The core of Adams’ work to further reduce barriers and increase collaboration for change is the creation of a mapping tool for the Tippecanoe Recovery and Resilience Network. Building off a community-engaged research strategy, Adams created a map of opioid pathways based in a systems thinking approach that considers key stakeholders and community members as system components and reflects local resources, supply, and demand for services, and the social ecology unique to this community. “Organizations are able to visualize the importance of their interactions with other organizations within the community as they work together to address the crisis,” said Adams.

Adams added that the tool is not about fitting the community into the map, but using the map as a complex, adaptive system to be “reflective of how communities function.”

“We say it’s a journey map of everyone in the community, all on one map. Every single time we’ve presented a new map in a community, someone says: ‘I don’t know how you did it, but you found me and my pathway.’ Then someone else will say: ‘That’s exactly what’s going on in our community. And anyone here who denies that needs to open their eyes because this is what we have.’ It really helps show the truth,” said Adams.

Adams believes that the tool is especially useful in strengthening collaborations. “Using the map, it’s easy to identify gaps and barriers, so it is also mapping out instant and attainable projects for you. So, it’s really easy to say, well, this organization is not connected to this one. Why not? And how can we connect them? And often, when we get these community coalitions together, where you have leaders from those organizations. You put people together on any project, and they get to know each other. And that’s often all it takes to start building those connections.”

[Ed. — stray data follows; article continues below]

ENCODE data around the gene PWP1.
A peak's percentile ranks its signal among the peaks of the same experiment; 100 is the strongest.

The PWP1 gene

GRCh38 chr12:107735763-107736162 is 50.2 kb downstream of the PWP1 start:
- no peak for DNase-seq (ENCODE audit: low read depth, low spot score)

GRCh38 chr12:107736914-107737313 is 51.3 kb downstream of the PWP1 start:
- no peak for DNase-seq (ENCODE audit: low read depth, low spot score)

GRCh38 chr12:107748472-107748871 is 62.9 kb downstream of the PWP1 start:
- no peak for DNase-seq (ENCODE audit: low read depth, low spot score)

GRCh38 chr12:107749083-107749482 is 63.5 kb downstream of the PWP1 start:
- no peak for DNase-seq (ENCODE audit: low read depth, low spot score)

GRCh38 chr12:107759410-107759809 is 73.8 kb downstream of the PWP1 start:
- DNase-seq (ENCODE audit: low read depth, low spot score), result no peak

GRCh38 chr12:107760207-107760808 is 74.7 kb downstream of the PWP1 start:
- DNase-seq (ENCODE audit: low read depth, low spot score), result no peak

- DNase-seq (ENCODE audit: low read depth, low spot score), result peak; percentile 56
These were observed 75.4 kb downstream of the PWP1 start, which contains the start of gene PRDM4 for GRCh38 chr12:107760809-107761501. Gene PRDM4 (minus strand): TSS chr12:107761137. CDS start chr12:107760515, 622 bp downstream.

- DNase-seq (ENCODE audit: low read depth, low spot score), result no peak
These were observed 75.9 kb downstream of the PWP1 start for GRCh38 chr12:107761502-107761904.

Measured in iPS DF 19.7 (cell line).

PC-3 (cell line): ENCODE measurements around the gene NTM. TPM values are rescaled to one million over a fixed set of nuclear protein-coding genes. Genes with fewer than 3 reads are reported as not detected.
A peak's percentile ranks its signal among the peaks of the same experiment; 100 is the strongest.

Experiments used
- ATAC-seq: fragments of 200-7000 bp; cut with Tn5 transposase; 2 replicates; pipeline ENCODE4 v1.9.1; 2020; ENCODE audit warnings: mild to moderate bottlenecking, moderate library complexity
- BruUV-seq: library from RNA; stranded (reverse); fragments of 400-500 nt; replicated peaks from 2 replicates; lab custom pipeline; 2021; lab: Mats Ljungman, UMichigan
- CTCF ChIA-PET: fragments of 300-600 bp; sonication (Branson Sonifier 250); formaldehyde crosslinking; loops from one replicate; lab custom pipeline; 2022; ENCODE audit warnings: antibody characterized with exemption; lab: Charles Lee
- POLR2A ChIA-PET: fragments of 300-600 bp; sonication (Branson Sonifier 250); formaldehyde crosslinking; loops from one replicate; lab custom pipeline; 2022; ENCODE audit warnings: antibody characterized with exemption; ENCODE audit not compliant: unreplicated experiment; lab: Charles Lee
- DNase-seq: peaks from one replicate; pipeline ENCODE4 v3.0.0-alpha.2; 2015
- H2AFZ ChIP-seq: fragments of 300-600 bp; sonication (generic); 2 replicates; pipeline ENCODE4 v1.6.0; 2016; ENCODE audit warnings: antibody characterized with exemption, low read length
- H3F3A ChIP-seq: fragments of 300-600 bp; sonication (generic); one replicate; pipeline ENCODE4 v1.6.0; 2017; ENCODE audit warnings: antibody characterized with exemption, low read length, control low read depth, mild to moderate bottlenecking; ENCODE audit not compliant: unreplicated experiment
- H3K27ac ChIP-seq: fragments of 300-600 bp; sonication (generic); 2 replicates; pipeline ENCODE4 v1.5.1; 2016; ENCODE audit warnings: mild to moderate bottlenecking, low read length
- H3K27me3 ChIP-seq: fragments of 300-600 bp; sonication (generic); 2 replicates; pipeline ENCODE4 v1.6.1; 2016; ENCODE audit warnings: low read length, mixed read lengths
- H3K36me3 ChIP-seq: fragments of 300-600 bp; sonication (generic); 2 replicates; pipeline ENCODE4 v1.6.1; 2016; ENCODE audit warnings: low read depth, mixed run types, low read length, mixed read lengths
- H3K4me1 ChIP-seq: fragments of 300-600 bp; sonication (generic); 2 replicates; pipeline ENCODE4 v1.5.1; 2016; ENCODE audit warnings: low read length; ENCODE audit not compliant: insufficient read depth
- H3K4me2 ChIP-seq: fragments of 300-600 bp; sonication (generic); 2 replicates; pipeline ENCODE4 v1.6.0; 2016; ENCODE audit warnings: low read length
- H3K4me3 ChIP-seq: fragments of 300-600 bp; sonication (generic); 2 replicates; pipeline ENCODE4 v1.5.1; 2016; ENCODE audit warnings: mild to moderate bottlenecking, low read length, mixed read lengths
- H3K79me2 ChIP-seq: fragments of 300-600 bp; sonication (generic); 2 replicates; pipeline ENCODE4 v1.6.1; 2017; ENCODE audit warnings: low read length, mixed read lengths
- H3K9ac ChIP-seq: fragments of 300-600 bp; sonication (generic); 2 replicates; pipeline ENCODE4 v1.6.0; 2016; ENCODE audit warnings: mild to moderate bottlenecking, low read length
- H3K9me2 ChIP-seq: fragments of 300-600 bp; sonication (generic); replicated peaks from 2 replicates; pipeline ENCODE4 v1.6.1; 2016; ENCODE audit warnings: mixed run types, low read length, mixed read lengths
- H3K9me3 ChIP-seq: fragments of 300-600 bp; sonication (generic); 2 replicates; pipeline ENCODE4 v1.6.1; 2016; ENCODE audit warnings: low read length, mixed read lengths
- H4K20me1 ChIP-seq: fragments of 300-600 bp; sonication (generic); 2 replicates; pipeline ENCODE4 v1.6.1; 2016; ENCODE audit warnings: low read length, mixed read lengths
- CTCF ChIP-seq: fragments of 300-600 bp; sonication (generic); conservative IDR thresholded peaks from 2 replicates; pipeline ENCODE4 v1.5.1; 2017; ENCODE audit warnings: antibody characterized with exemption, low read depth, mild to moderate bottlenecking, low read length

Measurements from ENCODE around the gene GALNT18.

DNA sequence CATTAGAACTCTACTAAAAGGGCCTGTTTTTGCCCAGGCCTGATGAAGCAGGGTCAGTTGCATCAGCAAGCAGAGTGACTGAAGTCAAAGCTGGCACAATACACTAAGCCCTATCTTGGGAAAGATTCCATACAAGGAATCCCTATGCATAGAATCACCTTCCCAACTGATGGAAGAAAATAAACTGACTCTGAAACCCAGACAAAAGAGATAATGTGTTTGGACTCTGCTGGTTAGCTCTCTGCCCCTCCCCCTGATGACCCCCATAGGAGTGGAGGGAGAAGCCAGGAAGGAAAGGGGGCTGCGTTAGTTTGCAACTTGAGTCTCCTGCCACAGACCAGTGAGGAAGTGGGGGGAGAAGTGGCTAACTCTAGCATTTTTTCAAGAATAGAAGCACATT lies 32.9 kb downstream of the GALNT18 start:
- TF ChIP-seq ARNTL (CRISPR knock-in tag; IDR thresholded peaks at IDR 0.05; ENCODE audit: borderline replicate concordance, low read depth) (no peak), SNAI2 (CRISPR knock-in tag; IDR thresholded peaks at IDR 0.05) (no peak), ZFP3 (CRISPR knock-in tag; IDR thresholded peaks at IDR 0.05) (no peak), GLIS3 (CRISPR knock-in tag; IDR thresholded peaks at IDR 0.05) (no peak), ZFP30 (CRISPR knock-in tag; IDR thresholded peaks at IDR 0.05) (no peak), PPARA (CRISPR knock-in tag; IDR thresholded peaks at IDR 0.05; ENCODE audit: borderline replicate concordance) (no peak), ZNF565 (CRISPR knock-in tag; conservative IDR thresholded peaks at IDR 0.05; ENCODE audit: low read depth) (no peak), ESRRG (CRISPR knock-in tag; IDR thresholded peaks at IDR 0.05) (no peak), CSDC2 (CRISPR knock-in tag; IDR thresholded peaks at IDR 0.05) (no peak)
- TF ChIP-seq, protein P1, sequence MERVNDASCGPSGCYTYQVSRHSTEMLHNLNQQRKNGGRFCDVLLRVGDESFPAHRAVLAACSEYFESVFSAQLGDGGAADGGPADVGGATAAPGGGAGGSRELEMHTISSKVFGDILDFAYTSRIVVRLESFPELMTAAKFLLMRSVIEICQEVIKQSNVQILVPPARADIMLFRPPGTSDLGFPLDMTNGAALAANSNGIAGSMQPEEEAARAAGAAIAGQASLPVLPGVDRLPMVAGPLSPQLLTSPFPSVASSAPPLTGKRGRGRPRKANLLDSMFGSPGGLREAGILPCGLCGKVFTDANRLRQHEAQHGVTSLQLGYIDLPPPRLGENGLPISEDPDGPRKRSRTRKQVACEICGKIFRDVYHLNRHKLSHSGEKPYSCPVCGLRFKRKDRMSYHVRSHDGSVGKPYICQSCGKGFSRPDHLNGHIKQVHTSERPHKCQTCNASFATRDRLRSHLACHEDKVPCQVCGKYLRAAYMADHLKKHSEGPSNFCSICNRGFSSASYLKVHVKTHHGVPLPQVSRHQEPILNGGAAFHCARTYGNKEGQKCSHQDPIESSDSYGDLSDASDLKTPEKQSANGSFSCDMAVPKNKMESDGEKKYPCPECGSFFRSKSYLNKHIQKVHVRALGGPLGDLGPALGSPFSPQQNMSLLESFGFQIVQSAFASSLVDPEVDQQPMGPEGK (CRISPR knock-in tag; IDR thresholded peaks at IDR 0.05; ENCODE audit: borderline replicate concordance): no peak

Adams also gives presentations to coalitions on asset-based project planning. She emphasized the importance of recognizing the work of the coalitions themselves. “I try to give them the framework and the knowledge to do this work, to impact the community, and I want to make sure credit is given there, to them,” said Adams.

Adams has had coalitions that decided mid-way they didn’t want to be a part of the project anymore and stakeholders that ultimately chose not to come to the table. She said that while it can feel like failure, it is important to remember that it’s not. “If it’s not the right thing for you, that’s ok. We are always here if you change your mind. You can always come back and start again. What’s great about that complex adaptive system is that you don’t have to have all the pieces at the same time with the asset-based project planning. You don’t have to have everybody at the table. You move forward with what you have, and you’re still able to make an impact and make change. And eventually those hesitant stakeholders in the community do come to the table, and it may take a year, or even two years, but eventually they see what’s going on and they want to be a part of it,” said Adams.

“Dr. Adams is a leader in the Tippecanoe County Opioid Task Force and someone who many across the state and country look toward for guidance, innovation, and astute knowledge in finding creative solutions to some of the most difficult challenges facing justice involved individuals. Her passion for helping others and fighting for solutions is beyond commendable,” Huber added.